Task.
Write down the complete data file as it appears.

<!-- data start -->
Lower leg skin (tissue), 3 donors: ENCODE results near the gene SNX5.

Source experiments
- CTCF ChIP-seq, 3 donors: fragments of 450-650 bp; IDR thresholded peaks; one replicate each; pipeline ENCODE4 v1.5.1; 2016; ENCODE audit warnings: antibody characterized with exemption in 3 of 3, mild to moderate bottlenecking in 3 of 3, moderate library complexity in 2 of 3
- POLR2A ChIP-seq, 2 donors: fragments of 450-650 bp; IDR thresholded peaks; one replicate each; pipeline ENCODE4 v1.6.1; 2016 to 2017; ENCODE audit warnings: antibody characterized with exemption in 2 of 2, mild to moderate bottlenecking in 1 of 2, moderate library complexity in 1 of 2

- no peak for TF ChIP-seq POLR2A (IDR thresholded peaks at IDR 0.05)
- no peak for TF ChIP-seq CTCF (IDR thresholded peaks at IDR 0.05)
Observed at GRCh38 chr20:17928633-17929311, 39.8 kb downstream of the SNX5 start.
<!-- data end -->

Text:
Lower leg skin (tissue), 3 donors: ENCODE results near the gene SNX5.

Source experiments
- CTCF ChIP-seq, 3 donors: fragments of 450-650 bp; IDR thresholded peaks; one replicate each; pipeline ENCODE4 v1.5.1; 2016; ENCODE audit warnings: antibody characterized with exemption in 3 of 3, mild to moderate bottlenecking in 3 of 3, moderate library complexity in 2 of 3
- POLR2A ChIP-seq, 2 donors: fragments of 450-650 bp; IDR thresholded peaks; one replicate each; pipeline ENCODE4 v1.6.1; 2016 to 2017; ENCODE audit warnings: antibody characterized with exemption in 2 of 2, mild to moderate bottlenecking in 1 of 2, moderate library complexity in 1 of 2

- no peak for TF ChIP-seq POLR2A (IDR thresholded peaks at IDR 0.05)
- no peak for TF ChIP-seq CTCF (IDR thresholded peaks at IDR 0.05)
Observed at GRCh38 chr20:17928633-17929311, 39.8 kb downstream of the SNX5 start.